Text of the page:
During the event, large quantities of October Beer are consumed: during the 16-day festival in 2013, for example, 7.7 million liter (66,000 US bbl; 1,700,000 imp gal) were served. Visitors also enjoy numerous attractions, such as amusement rides, sidestalls, and games. There is also a wide variety of traditional foods available.

The Munich Oktoberfest originally took place in the 16-day period leading up to the first Sunday in October. In 1994, this longstanding schedule was modified in response to German reunification. As such, if the first Sunday in October falls on the 1st or the 2nd, then the festival would run until 3 October (German Unity Day). Thus, the festival now runs for 17 days when the first Sunday is 2 October and 18 days when it is 1 October. In 2010, the festival lasted until the first Monday in October (4 October), to mark the event’s bicentennial.

Where grape-growing and wine-making go on, a green branch or bush is hung over the door when it comes time for the wine tasting..

In Germany the Erntedanktag (Thanksgiving) is also official holiday just like in Canada or in USA. Harvest Festivals are celebrated in churches and market places, in homes and dance halls. Religious holiday traditions are a part of the local culture and are enjoyed by the whole community.The German Erntedankfest is primarily a rural and a religious celebration. When it is celebrated in larger cities, it is usually part of a church service. Erntedankfest is often celebrated on the first Sunday in October, which is usually also the first Sunday following Michaelistag or Michaelmas which is 29 Sept, but, various locales may give thanks at different times during September and October. Erntedankfest is not a big day of family get-togethers and feasting, but, there are some turkey substitutes, usually so-called Masthühnchen, or chickens bred to be fattened up for more meat. Der Kapaun is a castrated rooster that is fed until he’s heavier than the average rooster. Die Poularde is the hen equivalent, a sterilized pullet that is also fattened up. A “harvest crown” or Erntekrone is formed of ears of grain, flowers and fruit is taken to church in solemn procession. Mostly the celebration includes the blessing of gifts, a parish celebration and/or morning drinking festivals also known as Frühschoppen.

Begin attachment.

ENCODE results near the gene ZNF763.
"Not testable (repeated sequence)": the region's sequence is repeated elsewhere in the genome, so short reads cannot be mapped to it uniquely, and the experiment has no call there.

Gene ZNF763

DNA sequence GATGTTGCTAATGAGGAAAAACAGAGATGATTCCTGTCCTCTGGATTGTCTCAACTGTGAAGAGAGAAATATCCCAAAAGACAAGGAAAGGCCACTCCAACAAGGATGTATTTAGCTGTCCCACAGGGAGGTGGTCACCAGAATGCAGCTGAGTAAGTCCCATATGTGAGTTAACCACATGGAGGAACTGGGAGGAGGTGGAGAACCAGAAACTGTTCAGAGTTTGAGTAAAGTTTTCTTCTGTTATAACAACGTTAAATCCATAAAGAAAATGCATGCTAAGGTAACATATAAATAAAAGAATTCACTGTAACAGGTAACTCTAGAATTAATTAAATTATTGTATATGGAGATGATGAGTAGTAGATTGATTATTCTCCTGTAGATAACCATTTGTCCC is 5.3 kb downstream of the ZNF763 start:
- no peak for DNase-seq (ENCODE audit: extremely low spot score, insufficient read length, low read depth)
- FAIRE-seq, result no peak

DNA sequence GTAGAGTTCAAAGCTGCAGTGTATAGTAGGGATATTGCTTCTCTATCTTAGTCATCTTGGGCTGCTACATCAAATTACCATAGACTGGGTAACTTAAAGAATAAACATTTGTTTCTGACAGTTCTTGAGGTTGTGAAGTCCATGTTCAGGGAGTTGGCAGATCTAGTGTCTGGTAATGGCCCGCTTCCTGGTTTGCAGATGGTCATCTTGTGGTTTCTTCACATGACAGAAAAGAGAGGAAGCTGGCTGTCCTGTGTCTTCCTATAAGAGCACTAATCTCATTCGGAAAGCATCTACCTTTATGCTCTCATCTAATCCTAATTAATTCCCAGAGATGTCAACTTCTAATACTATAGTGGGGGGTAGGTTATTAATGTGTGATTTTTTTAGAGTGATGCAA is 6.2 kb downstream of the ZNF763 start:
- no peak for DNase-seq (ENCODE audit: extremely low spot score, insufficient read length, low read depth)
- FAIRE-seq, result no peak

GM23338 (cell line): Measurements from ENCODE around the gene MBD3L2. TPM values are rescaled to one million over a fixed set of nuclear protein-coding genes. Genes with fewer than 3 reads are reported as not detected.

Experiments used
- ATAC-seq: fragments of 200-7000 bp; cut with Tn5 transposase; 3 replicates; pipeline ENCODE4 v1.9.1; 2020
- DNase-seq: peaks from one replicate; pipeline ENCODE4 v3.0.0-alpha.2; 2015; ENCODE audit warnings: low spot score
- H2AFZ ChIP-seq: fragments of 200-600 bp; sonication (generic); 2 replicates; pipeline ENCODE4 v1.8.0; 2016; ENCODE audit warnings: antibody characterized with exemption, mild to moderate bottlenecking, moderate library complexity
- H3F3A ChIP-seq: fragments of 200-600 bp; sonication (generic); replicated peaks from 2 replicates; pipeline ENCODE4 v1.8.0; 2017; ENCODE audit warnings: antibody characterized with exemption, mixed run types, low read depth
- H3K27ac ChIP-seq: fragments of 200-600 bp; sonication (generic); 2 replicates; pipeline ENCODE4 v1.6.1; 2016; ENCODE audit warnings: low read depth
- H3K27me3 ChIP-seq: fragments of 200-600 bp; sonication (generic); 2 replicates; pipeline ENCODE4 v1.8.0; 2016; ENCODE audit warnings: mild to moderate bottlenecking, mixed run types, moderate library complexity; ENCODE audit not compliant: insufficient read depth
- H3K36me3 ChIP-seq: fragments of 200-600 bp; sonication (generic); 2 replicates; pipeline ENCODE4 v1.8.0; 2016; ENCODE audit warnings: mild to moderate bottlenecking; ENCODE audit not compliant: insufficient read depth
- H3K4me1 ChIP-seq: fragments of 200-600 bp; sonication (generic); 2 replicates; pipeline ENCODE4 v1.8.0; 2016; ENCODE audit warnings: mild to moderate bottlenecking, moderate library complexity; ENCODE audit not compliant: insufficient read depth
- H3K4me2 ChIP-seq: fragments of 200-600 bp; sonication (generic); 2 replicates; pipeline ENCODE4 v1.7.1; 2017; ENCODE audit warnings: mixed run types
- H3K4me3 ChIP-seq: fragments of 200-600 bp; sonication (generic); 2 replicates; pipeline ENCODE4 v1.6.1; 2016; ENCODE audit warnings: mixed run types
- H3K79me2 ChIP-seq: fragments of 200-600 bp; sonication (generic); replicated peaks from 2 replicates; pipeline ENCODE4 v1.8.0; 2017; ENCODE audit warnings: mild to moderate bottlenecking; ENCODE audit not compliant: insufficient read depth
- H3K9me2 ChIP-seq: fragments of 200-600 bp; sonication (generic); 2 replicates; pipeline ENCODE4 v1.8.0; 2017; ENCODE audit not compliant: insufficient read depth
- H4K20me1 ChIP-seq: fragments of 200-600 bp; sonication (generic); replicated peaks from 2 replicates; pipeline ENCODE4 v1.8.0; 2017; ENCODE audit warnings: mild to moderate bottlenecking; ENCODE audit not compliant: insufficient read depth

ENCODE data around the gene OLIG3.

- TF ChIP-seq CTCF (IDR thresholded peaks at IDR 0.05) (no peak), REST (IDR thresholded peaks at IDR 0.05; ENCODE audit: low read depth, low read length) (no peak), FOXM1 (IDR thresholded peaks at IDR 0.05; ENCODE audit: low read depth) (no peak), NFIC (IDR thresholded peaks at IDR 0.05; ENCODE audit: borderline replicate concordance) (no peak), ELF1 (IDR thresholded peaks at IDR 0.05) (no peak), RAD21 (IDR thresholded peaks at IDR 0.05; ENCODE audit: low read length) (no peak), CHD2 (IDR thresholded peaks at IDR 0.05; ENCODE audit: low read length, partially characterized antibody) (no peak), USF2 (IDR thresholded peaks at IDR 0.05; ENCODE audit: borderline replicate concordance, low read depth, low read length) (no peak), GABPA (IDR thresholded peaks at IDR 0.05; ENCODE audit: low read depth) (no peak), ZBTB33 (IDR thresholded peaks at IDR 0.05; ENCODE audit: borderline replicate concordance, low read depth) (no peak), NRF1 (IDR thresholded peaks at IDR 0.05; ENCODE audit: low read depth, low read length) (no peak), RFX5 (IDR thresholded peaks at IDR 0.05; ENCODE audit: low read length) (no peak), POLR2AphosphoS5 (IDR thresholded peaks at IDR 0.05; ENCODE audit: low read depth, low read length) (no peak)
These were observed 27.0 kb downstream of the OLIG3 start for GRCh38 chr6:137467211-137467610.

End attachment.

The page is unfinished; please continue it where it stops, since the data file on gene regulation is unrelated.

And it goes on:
German Catholics also celebrate the Feast of Saint Martin of Tours or as it is also known Martinmas, hold on November 11. This feast was held to honor the Romain saint who, as legend goes, hid in a barn when he heard he had been appointed a bishop and believed he did not earn such an honor. A honking goose as legend goes was to reveal his hiding place, so roast goose became a traditional dish for Martinmas feast, along with wine made from the grape harvest. As well the day held elements of the Halloween tradition with children marching in parades carrying homemade lanterns. Protestant Germans later on celebrated the Feast of Saint Martin in honor of the German religious leader and founder of Protestantism, Martin Luther, who was born on November 10th 1483 and was named after Saint Martin of Tours.